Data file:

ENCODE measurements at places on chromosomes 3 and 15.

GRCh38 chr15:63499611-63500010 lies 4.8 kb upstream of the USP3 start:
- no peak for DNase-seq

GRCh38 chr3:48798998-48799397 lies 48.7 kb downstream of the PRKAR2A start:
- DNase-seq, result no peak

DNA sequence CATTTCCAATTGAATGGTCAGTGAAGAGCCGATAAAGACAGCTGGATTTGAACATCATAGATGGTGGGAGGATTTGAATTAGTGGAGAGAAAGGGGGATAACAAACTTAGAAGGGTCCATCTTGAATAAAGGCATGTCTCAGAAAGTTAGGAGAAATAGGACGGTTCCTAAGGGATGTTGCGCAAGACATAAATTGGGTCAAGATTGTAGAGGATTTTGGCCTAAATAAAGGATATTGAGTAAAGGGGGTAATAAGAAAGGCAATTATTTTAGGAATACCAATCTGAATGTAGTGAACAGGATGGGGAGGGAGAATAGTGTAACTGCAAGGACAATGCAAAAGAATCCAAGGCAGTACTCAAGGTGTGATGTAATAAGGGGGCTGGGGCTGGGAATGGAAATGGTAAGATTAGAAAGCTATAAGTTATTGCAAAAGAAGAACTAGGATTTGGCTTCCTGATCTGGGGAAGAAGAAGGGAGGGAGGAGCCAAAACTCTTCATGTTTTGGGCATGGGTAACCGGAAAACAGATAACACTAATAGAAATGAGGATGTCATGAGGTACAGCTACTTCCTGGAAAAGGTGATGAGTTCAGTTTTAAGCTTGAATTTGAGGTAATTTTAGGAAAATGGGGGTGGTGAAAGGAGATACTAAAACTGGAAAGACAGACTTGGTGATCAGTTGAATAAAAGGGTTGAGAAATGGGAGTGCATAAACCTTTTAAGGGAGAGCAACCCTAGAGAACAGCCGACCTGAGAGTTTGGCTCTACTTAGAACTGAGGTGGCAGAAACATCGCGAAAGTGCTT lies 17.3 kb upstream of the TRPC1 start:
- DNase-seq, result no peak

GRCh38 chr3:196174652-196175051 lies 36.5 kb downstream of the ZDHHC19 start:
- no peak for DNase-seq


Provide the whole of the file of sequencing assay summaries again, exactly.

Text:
ENCODE measurements at places on chromosomes 3 and 15.

GRCh38 chr15:63499611-63500010 lies 4.8 kb upstream of the USP3 start:
- no peak for DNase-seq

GRCh38 chr3:48798998-48799397 lies 48.7 kb downstream of the PRKAR2A start:
- DNase-seq, result no peak

DNA sequence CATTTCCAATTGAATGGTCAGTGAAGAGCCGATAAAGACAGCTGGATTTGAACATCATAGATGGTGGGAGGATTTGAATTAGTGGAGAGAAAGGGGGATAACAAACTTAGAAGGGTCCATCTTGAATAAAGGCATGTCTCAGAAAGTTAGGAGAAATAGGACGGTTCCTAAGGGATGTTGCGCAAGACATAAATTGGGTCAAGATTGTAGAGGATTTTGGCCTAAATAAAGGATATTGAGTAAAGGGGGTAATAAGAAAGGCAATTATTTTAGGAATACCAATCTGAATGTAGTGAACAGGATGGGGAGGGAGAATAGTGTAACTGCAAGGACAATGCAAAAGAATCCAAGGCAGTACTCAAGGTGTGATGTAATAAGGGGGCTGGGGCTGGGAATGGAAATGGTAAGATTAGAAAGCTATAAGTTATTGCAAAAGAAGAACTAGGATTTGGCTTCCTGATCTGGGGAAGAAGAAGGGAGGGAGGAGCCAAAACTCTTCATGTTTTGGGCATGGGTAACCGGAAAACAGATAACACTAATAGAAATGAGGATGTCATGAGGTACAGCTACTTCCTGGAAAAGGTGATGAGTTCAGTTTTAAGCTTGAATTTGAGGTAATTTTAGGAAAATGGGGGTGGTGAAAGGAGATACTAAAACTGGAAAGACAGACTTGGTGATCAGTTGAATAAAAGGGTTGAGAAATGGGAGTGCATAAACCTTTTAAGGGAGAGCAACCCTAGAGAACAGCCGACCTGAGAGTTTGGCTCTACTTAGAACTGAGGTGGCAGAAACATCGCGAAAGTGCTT lies 17.3 kb upstream of the TRPC1 start:
- DNase-seq, result no peak

GRCh38 chr3:196174652-196175051 lies 36.5 kb downstream of the ZDHHC19 start:
- no peak for DNase-seq